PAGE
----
Keen to capitalize on the new technologies that are reshaping the film industry, the Tribeca Film Center said Friday it has made minority investments in two new-media firms.
Digital high-definition production company CineMuse and Internet streaming services company Beamz.com both sold stakes to Gotham-based Tribeca for undisclosed sums.
Beamz also announced that it has taken up residence in Tribeca’s Greenwich Street facilities. CineMuse is already headquartered in the building.
CineMuse president and CEO Ted Geier said his company has already been working closely with Tribeca, providing technological expertise to improve the quality of its productions.
The companies declined to discuss specific projects in the pipeline, but expect to expand their relationship following Friday’s announcement. That, according to Tribeca financial chief Trina Wyatt, could include coordinated marketing efforts for Tribeca films via CineMuse’s network of high-definition theaters in museums nationwide.
The museum network “is a very good place for us to do limited previews,” she said, “because the audiences there are well-matched to the type of films we produce.”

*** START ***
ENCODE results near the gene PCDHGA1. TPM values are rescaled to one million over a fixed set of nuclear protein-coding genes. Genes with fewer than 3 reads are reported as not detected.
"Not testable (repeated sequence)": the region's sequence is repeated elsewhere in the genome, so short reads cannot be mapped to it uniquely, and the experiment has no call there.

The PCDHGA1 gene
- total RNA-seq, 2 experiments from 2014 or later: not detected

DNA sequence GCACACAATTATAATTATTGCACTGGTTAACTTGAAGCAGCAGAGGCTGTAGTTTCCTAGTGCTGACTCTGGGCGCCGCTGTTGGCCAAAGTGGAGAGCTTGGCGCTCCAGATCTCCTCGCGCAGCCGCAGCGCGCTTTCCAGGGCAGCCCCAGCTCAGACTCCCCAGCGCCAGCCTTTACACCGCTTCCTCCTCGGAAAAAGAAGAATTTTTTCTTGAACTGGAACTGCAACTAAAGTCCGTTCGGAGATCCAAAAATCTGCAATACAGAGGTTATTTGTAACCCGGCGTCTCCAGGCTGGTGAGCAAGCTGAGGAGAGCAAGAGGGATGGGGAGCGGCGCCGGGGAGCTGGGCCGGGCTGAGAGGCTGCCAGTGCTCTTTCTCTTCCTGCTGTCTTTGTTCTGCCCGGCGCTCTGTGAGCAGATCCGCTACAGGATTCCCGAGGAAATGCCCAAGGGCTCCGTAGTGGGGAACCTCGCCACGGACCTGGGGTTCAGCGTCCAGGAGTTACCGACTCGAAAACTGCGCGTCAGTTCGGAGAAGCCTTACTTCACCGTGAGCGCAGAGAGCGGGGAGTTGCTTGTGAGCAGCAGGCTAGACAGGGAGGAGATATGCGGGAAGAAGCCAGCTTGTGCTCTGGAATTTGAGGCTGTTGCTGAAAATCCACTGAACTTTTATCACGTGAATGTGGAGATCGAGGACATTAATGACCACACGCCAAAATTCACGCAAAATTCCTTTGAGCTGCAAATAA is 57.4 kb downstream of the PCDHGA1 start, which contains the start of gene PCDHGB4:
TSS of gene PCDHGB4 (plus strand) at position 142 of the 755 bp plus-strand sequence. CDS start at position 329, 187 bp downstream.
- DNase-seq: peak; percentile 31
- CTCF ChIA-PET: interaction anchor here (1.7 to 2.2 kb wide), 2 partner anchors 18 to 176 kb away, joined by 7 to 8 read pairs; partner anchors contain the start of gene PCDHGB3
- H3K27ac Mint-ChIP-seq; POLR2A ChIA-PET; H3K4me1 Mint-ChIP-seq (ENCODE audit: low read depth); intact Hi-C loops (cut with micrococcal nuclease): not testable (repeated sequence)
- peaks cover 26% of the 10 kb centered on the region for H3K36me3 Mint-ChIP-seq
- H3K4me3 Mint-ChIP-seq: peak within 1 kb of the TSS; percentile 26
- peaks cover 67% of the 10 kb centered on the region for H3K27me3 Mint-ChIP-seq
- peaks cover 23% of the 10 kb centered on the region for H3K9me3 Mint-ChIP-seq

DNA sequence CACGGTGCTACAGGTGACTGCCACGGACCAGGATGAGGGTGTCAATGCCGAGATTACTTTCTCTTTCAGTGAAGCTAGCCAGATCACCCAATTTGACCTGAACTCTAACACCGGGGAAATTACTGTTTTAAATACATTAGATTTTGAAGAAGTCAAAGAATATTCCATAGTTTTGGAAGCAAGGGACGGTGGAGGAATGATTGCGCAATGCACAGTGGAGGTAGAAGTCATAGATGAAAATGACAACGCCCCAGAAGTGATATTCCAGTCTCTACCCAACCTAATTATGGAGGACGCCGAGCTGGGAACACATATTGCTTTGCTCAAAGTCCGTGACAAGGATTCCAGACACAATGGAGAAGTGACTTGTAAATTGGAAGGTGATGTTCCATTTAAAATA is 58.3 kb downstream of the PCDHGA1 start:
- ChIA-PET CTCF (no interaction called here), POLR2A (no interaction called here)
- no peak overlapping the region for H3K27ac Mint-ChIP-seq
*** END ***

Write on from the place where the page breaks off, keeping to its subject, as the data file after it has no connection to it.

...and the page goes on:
Beamz also will work closely with Tribeca, including potential efforts to improve production efficiency. Such services could include online streaming of dailies to remote locations worldwide to improve communication among the production crew, Wyatt said.
Synergy via proximity
CineMuse and Beamz also will benefit from their proximity in the Tribeca building and their mutual relationship to the production house, the two companies said. In particular, Beamz can draw from CineMuse’s expertise in high-definition video production to improve the quality of its own video streams for the ‘Net, Beamz chief technology officer Mike Rose said.
In turn, CineMuse will gain knowledge of streaming technologies that will allow it to move closer to the Holy Grail of streaming high-definition video content on demand, Geier said.
“Down the road, the availability of images (on the Web) and the quality of images will meet,” he said. “We’re learning from companies like Beamz about the technology to provide online content that looks great.”
As headquarters for these businesses, the Tribeca Film Center will continue to foster the sort of creative environment that founders Robert De Niro and Jane Rosenthal envisioned at its inception more than a decade ago, Rosenthal said.
“With the many new-media ventures that have sprung up in New York, people came to the film center because they were looking for access to other creative people,” Rosenthal said. “This seems the natural evolution” of that philosophy, she added.
These investments haven’t dampened Tribeca’s interest in an external production facility in Yonkers or Harrison, N.J. “We’re still in active conversations,” Rosenthal said.